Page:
FOM: Arbitrary Objects

Franklin Vera Pacheco franklin at
Fri Feb 1 10:27:17 EST 2002

>  Start out with a standard
> mathematical statement like: "Let x be arbitrary."   What is x?  

>     Another point of possible unclarity is the citation of an arbitrary
> object having G after one has proved "something has G."   But, it is fairly
> standard to say that "y has G" and then to reason about y.   In this case, y
> is arbitrary too, though it ranges only over the G's.
>     It seems that mathematicians do not to want to scrutinize exactly what
> they're doing when they say "let z be...", where, even if it's not
> explicitly mentioned, z is intended to be "arbitrary".   They just reason
> with arbitrary objects as a matter of course.  By the way, a solution Fine
> rejects is the so-called "ambiguous names approach" (that seems to have
> originated with Suppes, 1957).   According to this (rejected) approach the
> *name* 'z' in a proof is "ambiguous."    Note here the switch to discussing
> the *letter* 'z' rather than whatever (if anything) 'z' denotes.   What
> *are* those arbitrary objects that figure in so many mathematical proofs?
> Charlie Silver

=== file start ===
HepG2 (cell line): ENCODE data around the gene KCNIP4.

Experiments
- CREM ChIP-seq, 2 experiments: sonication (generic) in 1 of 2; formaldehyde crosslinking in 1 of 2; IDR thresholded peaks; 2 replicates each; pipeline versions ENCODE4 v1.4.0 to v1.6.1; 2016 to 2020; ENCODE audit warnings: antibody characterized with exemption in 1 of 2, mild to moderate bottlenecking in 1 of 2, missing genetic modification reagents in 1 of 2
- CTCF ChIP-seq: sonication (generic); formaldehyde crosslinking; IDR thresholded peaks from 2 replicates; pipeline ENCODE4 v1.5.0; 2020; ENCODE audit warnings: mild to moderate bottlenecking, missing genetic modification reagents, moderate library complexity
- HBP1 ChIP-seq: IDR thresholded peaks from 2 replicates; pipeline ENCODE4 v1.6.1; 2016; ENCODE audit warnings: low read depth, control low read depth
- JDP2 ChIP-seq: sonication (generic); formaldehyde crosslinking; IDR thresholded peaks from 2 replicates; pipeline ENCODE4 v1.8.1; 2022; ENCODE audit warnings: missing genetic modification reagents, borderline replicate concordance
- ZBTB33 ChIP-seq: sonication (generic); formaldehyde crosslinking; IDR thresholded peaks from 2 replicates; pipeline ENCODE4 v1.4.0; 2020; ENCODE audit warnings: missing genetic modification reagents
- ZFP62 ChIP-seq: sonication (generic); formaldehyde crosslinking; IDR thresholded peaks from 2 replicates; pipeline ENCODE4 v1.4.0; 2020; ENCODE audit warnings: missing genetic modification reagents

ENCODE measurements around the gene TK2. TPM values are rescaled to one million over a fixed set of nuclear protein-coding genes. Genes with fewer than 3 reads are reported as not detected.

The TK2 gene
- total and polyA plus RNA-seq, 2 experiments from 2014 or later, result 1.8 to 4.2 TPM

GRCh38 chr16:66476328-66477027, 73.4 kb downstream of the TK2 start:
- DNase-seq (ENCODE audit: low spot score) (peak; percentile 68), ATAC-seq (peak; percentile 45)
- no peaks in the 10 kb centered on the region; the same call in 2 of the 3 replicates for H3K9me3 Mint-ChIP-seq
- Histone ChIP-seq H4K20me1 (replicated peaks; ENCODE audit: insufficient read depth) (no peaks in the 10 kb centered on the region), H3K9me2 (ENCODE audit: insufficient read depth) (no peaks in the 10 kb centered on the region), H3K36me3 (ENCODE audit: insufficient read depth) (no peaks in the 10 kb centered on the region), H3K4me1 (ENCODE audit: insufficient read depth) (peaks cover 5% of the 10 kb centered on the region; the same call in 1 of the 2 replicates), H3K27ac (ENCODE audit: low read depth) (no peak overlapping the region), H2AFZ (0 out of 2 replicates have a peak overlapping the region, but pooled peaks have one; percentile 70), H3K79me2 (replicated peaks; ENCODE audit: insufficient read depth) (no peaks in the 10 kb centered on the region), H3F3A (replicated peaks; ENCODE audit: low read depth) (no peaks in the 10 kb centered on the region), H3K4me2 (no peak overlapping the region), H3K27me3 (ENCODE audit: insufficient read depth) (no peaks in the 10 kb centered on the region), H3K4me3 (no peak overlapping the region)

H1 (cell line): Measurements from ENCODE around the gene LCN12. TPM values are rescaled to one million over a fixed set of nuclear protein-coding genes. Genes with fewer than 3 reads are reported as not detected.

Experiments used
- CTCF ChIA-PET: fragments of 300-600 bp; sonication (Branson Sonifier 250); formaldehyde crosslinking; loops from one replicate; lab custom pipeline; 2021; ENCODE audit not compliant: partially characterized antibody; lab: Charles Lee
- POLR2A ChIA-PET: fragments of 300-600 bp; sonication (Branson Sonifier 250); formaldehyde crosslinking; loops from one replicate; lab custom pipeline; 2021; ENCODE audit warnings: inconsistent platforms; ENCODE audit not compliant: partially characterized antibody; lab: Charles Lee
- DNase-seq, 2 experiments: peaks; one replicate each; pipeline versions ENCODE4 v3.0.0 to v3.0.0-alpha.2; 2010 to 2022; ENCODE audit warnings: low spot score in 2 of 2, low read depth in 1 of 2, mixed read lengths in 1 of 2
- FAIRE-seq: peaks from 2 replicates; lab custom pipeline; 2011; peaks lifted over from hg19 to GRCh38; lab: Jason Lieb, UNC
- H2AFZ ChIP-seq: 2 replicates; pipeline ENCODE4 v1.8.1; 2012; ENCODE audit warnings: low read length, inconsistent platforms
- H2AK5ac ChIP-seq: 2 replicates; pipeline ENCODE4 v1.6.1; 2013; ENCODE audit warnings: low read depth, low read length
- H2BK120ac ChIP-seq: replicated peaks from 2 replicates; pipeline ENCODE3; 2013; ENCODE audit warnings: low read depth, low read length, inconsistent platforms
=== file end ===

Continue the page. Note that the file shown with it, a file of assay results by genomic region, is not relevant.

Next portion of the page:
I think that you can think in arbitrary objects as a "Rule":

   Let's translate some mathematical sentences...

" Let F:N--->R be an arbitrary biyection from N (natural numbers) to R 
(real numbers),then you can make a list with all the real numbers...." 


 " Are given the set  F(N,R)  of all biyections from N to R , an element 
of F(N,R)^F(N,R) i.e. an enumeration of all the elements of 
F(N,R), and a "Rule" that gives in each step the elements of F(N,R) in the 
order of the enumeration." Then the rest of the proof follows with that 
element given by the "Rule".

 Then any proof using arbitrary objects can be taken as a pair of 
proof-Rule or a secuence of proof. Each time you give an element of the 
set from where you take the "arbitrary objects" there will be a proof 
without arbitrary objects with the element that you have gived.

Franklin Vera Pacheco
45 #10029 e/100 y 104
Marianao, C Habana,
e-mail:franklin at

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